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What Happened to Chapter 11 Business Filings?

One answer: The peak of such filings usually does not occur until the start of an industry/business recovery.

by Penn Ayers Butler and Elizabeth Berke-Dreyfuss

[Reprinted with permission from the July 18, 2011 issue of The National Law Journal ©, ALM Media Properties, LLC.  Further duplication without permission is prohibited.  All rights reserved.]

Chapter 11 of the U.S. Bankruptcy Code is a legal process for the rehabilitation, restructuring or orderly liquidation of troubled business enterprises. With the economic decline following the Great Recession of 2008-10 and the resulting tightening of commercial credit in the United States, business Chapter 11 filings should be at an all-time high.

Instead, the filing statistics maintained by the Administrative Office of the U.S. Courts illustrate a different trend. In 2008, 9,272 business Chapter 11 bankruptcy cases were filed; in 2009, business Chapter 11 filings increased to 13,683. See www.uscourts.gov/Statistics/BankruptcyStatistics.aspx. However, in 2010, business Chapter 11 filings dropped to 11,774. For the first quarter of 2011, filings fell to 2,605 from 3,293 for the same quarter last year. These filings remain down everywhere, including the popular Delaware and Southern District of New York venues. An analysis of the business cycle and Chapter 11 filings yields reasons why businesses are not seeking Chapter 11 relief now and an informed basis to consider what to expect in the future.

Upon the filing of a voluntary Chapter 11 petition, the operations, assets and liabilities of the business, referred to as the debtor, are subject to the control of the bankruptcy court, consistent with the provisions of the Bankruptcy Code and the Federal Rules of Bankruptcy Procedure. These provisions are intended to preserve the status quo, permit the continued operation of the business in the ordinary course and protect the interests of creditors.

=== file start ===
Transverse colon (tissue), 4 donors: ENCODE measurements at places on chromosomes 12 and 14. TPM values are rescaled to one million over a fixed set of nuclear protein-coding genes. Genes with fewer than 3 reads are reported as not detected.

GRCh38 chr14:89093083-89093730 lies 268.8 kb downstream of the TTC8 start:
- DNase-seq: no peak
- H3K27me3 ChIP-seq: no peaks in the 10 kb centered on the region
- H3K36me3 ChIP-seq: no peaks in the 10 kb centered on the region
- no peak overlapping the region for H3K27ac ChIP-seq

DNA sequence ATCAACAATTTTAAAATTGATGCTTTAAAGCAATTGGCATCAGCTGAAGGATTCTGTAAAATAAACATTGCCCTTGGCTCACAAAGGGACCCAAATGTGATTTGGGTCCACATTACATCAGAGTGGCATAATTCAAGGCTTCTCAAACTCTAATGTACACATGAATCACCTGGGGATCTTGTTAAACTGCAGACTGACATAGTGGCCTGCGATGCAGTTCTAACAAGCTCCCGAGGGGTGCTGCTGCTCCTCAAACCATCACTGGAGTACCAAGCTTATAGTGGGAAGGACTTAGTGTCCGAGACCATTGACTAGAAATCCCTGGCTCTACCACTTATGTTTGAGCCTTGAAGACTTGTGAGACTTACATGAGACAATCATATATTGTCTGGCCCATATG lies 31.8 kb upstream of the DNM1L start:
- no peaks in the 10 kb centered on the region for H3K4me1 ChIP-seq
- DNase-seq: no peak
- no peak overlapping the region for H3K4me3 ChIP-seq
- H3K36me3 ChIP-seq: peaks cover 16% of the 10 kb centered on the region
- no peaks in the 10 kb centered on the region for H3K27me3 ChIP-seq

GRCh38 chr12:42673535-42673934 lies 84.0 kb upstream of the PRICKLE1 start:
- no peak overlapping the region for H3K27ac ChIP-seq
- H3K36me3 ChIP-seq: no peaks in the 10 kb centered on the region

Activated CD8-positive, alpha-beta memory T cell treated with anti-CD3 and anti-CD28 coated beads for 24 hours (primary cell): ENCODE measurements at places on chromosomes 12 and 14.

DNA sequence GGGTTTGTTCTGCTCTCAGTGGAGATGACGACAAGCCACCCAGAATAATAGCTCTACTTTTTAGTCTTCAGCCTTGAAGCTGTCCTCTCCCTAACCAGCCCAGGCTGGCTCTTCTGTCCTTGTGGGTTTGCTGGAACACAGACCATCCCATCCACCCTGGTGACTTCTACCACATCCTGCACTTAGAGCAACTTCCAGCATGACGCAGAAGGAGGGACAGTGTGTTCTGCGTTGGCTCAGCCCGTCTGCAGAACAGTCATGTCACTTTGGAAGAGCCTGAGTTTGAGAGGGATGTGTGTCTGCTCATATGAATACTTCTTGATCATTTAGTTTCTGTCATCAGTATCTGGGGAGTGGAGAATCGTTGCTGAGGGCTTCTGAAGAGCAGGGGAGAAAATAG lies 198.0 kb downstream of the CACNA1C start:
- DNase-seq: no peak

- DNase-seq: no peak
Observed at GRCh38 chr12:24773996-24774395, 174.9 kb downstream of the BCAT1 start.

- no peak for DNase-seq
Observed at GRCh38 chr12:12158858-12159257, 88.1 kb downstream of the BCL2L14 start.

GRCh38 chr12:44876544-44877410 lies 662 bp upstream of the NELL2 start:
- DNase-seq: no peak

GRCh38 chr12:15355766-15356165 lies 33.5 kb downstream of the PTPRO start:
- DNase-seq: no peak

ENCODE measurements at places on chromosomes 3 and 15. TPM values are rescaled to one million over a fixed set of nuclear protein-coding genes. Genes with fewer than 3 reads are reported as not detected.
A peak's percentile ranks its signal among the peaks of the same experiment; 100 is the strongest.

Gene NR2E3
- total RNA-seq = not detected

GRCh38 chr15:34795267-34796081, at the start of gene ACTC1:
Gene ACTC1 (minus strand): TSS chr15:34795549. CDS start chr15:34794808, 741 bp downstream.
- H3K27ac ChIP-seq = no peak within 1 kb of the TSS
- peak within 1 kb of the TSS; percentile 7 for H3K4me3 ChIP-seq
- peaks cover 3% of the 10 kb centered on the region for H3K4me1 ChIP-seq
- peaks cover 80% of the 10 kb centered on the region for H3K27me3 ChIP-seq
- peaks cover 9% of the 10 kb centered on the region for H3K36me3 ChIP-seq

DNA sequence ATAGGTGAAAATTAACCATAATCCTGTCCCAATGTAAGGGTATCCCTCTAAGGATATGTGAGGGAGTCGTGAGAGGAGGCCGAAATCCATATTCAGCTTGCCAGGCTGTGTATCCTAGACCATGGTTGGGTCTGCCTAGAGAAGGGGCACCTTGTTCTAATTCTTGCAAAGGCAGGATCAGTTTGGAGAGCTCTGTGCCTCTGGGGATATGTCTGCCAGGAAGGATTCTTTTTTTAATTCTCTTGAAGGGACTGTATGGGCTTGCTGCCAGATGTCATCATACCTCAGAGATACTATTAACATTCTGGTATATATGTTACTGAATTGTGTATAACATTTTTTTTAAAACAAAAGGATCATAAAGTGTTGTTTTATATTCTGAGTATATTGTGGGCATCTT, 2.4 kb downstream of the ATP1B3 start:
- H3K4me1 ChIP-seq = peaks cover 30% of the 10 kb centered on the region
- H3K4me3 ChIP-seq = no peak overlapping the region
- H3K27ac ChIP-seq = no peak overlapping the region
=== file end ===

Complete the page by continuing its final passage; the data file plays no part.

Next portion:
To preserve the status quo, the filing of the Chapter 11 petition operates as an automatic stay of almost all actions against the debtor and its property, including lien enforcement by secured creditors and repossession by lessors of real or personal property, whether such actions are taken in or out of court. 11 U.S.C. 362(a). Another feature of preserving the status quo is the general prohibition of payment of obligations and debts incurred for goods received or services rendered before the Chapter 11 petition. Unless the court orders otherwise, the management of a Chapter 11 debtor is authorized to conduct business in the ordinary course. 11 U.S.C. 363(c)(1), 1107, 1108. This authorization permits the payment or satisfaction of obligations or debts for goods received or services rendered (other than by professionals) after the commencement of a Chapter 11 case. The usual goal of a Chapter 11 case is the financial rehabilitation of the debtor and the satisfaction of creditor claims through confirmation of a Chapter 11 Plan. 11 U.S.C. 1123, 1124.

During the peak of the Great Reces­sion, commentators often remarked that Chapter 11 practitioners must be experiencing a huge surge in Chapter 11 filings. Practitioners would respond that business Chapter 11 filings tend to be a lagging economic indicator and that, based on prior experiences during business down cycles, the peak of business Chapter 11 filings would not occur until the start of an industry or general business recovery.